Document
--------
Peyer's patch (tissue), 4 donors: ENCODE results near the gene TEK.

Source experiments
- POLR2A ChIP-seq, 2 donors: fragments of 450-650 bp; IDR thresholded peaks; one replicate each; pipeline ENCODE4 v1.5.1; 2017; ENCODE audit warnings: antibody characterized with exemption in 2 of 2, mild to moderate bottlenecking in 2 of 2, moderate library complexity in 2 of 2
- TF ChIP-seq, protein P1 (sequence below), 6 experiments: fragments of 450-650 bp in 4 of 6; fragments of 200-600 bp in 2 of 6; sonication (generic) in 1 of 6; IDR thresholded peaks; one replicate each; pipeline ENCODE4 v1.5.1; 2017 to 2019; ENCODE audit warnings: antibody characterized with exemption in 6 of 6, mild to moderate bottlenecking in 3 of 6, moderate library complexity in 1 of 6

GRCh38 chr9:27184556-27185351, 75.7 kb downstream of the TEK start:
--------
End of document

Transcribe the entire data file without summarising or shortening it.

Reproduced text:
Peyer's patch (tissue), 4 donors: ENCODE results near the gene TEK.

Source experiments
- POLR2A ChIP-seq, 2 donors: fragments of 450-650 bp; IDR thresholded peaks; one replicate each; pipeline ENCODE4 v1.5.1; 2017; ENCODE audit warnings: antibody characterized with exemption in 2 of 2, mild to moderate bottlenecking in 2 of 2, moderate library complexity in 2 of 2
- TF ChIP-seq, protein P1 (sequence below), 6 experiments: fragments of 450-650 bp in 4 of 6; fragments of 200-600 bp in 2 of 6; sonication (generic) in 1 of 6; IDR thresholded peaks; one replicate each; pipeline ENCODE4 v1.5.1; 2017 to 2019; ENCODE audit warnings: antibody characterized with exemption in 6 of 6, mild to moderate bottlenecking in 3 of 6, moderate library complexity in 1 of 6

GRCh38 chr9:27184556-27185351, 75.7 kb downstream of the TEK start: